A few months after my daughter was born, I noticed that she was spitting up a lot. I was a quite concerned whether she was getting enough nutrients because it usually happened after every feeding. I brought her in for a check up and my pediatrician told me that my daughter has infant acid reflux.

Acid reflux in infants is quite common, and it affects more than half of all babies. The cause of infant acid reflux in babies is usually an immature digestive system. At birth, the gastrointestinal tract is immature in terms of digesting and moving food along the tract. The lower esophageal sphincter is a specialized muscle that functions like a valve, which only opens to allow food and liquid to be swept through into the stomach. If the muscle has not fully matured like those in babies, stomach contents may occasionally regurgitate, or flow back up to the esophagus and out of your baby’s mouth.

The signs of infant acid reflux include spitting up, irritability during or after feedings, and poor feedings. Normally, infant acid reflux doesn’t really interfere with your baby’s growth. However parents need to be watchful for other signs, which may indicate a more serious condition like gastroesophageal reflex disease or GERD. This is a severe form of reflux that can cause vomiting, pain and poor weight gain. You need to contact your doctor if you notice that your baby is weak, or if he spits up forcefully, and if he resists feedings. Take note as well of the amount and the color of the fluid that your baby spits up. Your doctor must be informed if your baby spits up green or brown fluid, or if the amount of fluid is more than one or two tablespoons per episode.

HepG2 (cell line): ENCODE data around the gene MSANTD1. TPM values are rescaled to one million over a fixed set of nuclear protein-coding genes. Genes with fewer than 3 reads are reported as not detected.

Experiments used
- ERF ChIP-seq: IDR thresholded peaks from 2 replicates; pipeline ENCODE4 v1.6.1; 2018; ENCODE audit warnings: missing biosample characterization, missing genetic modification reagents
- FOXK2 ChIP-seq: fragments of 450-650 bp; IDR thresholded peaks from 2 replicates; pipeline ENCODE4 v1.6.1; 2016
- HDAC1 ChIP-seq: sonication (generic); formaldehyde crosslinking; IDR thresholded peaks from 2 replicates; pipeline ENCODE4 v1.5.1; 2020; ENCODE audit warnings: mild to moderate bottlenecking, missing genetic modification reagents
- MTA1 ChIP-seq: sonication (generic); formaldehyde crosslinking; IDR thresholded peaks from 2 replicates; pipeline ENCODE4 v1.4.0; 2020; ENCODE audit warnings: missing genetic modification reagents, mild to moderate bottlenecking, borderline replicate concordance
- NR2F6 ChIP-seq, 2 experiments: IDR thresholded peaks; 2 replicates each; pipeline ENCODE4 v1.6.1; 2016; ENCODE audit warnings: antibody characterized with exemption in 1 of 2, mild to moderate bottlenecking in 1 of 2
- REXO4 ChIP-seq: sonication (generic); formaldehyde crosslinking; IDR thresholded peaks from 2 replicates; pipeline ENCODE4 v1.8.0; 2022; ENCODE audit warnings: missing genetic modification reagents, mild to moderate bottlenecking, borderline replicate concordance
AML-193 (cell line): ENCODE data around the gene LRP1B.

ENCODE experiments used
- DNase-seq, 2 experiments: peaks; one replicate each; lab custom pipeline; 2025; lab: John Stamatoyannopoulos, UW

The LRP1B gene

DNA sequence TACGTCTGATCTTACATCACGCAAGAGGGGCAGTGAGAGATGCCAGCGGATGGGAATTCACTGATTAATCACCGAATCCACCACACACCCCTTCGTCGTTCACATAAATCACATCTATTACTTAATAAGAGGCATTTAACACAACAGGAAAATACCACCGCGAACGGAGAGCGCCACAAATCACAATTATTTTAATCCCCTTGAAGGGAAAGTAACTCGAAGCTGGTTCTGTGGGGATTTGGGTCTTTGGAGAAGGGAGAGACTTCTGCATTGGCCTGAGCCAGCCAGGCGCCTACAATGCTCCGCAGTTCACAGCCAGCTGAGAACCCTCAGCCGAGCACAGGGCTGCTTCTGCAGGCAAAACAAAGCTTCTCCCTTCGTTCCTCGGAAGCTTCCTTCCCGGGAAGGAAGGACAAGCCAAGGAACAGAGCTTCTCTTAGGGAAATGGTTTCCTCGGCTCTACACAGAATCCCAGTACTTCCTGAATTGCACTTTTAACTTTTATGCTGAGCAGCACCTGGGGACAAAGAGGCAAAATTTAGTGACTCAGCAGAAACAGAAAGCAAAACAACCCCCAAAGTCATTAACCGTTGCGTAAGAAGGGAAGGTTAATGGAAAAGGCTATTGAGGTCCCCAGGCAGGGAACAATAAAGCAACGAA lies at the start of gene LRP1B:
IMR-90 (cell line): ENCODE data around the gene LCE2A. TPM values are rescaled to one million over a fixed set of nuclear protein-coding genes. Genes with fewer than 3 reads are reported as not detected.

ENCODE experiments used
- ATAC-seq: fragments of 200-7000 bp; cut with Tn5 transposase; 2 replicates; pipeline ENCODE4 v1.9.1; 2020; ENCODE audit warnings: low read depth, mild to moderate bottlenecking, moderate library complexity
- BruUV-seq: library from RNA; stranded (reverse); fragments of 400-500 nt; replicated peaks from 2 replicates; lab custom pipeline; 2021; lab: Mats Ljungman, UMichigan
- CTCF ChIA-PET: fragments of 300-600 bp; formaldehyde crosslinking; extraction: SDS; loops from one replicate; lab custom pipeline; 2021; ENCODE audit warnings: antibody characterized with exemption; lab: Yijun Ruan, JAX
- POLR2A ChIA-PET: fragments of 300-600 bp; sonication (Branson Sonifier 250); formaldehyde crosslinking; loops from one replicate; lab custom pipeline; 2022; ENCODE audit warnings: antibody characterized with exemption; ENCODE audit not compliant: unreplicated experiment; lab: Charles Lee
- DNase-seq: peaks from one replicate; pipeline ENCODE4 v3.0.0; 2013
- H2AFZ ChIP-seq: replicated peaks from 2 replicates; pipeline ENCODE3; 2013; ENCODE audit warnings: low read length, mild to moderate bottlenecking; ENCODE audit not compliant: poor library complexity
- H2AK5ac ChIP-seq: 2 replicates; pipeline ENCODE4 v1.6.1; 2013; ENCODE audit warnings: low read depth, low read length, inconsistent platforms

Although infant acid reflux is expected to clear up on its own, it can be quite distressing for parents. Modifying your feeding habits may be essential in its management. Feed or nurse your baby in a peaceful environment. A frantic baby is more likely to regurgitate his feeding. It is also important to feed your baby in an upright position to prevent reflux. Likewise, maintain your baby in a sitting position 15 to 30 minutes after each feeding. Infant seats and baby carriers can help in keeping the baby upright, thereby allowing stomach contents to settle.

Your baby may tolerate small frequent feedings better. Try giving an ounce of formula at intervals, and limit nursing to one breast at a time if you are breastfeeding. . If you’re using a bottle, check if you have the right nipple size. If the nipple is too large, it will allow milk to flow faster. On the other hand, a nipple that is too small may only allow your baby to swallow more air bubbles. This should be avoided because air bubbles in the esophagus may lead to reflux. It is also essential to burp your baby frequently to keep air from building in the stomach. Do not burp your baby over your shoulder, as it may only put pressure on his abdomen. A better way is to prop your baby in a sitting position, with your hand supporting his head.

If home remedies won’t work for your baby and if the symptoms persist, consult your health care provider. If you’re breastfeeding, your doctor may suggest that you avoid cow’s milk. Switching brands may also minimize the symptoms for formula-fed babies. Infant acid reflux may bother some infants as well as parents, but if the symptoms can be managed by modifying feeding habits, burp cloths come handy in keeping the mess to a minimum.